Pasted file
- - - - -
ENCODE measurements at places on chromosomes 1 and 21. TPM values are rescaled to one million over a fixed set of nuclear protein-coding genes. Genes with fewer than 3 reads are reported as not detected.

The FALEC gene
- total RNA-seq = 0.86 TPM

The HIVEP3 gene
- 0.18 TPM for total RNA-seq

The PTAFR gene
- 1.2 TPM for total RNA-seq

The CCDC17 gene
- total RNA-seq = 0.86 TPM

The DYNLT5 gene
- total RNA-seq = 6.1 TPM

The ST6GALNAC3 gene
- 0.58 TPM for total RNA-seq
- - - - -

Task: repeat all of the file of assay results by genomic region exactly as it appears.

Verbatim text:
ENCODE measurements at places on chromosomes 1 and 21. TPM values are rescaled to one million over a fixed set of nuclear protein-coding genes. Genes with fewer than 3 reads are reported as not detected.

The FALEC gene
- total RNA-seq = 0.86 TPM

The HIVEP3 gene
- 0.18 TPM for total RNA-seq

The PTAFR gene
- 1.2 TPM for total RNA-seq

The CCDC17 gene
- total RNA-seq = 0.86 TPM

The DYNLT5 gene
- total RNA-seq = 6.1 TPM

The ST6GALNAC3 gene
- 0.58 TPM for total RNA-seq